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Central Queensland coal mine ditches driverless trucks

Hitachi driverless truck
Hitachi driverless truck

A multinational mining giant will postpone using driverless trucks at its coal operation in Central Queensland.

Anglo American has confirmed it will scrap plans to introduce autonomous haul trucks at its Dawson Coal Mine, 194km southwest of Gladstone.

Not the safest option

QMEB understands a June business study into using that kind of autonomous haulage technology ended up being economically unviable and forced the company to go back to the drawing board and come up with another plan to replace its existing fleet of 23 Caterpillar haul trucks as it nears the end of its operating lifespan.

“Following the completion of the study, the decision has been taken to overhaul the existing fleet, rather than purchase new trucks and implement autonomous haulage systems at Dawson mine at this time,” an Anglo spokesperson told News Limited. “While the study found that autonomous haulage systems do present opportunities to improve truck fleet performance, we will be prioritising other measures to achieve safer and more productive operations at Dawson mine, in line with our productivity program.”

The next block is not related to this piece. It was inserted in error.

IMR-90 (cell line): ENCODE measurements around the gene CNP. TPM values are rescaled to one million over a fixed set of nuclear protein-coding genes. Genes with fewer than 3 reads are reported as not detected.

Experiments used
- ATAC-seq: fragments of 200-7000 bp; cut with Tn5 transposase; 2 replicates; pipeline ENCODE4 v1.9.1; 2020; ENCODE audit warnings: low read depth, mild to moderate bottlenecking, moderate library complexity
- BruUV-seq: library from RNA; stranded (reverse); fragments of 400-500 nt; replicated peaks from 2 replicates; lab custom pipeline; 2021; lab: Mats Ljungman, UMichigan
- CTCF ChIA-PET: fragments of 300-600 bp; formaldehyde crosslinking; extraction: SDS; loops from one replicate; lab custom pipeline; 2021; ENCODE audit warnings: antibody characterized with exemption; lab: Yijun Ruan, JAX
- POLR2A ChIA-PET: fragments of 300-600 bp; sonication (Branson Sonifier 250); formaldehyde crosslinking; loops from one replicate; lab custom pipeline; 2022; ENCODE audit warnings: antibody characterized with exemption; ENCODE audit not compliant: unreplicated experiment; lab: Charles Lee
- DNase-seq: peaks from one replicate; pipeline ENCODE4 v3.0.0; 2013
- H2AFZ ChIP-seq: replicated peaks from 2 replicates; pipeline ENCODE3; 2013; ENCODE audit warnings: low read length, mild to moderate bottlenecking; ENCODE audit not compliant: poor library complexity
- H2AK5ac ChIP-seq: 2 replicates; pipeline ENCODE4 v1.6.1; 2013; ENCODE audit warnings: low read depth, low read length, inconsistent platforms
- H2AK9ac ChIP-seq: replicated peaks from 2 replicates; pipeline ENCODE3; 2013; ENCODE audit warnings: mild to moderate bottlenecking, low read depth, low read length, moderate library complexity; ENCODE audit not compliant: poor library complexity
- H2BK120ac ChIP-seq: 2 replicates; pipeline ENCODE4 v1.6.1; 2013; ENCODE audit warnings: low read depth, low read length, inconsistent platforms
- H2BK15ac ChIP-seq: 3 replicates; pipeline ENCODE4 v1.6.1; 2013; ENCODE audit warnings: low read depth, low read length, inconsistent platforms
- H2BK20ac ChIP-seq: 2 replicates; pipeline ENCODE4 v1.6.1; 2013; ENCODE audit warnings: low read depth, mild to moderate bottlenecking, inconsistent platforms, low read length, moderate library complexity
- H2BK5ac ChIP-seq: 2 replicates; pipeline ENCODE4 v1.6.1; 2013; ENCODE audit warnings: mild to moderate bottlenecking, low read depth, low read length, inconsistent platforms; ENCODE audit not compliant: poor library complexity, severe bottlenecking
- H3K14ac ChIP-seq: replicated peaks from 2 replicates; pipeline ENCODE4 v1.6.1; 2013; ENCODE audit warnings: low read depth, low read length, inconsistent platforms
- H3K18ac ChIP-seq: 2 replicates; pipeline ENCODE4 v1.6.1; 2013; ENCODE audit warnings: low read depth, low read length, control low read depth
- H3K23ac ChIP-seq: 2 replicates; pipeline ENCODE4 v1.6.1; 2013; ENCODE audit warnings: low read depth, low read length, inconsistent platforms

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$1.19B investment before savings begin

Rival BHP faces a similar question whether to roll out another 500 autonomous trucks across its Goonyella Riverside Coal Mine and other coal and iron ore operations across Queensland and Western Australia’s Pilbara region. QMEB understands such an investment could be worth as much as US$800 million ($1.19 billion).

More than 300 driverless trucks operate at Rio Tinto’s, BHP’s and Fortescue Metals Group’s iron ore mines in WA, boasting a 25 per cent increase in productivity compared to human-driven trucks. It has also been claimed the driverless vehicles are less prone to accidents and near misses with other trucks, cars and workers travelling by foot.

Whitehaven Coal, which in 2018 introduced Hitachi driverless trucks at its Maules Creek Mine, plans to operate up to 45 such vehicles in the next four years. Such a move is expected to reduce production unit costs by between 5.5 and 6.1 per cent, to $63.3 and $62.9 a tonne respectively based on 2018 prices.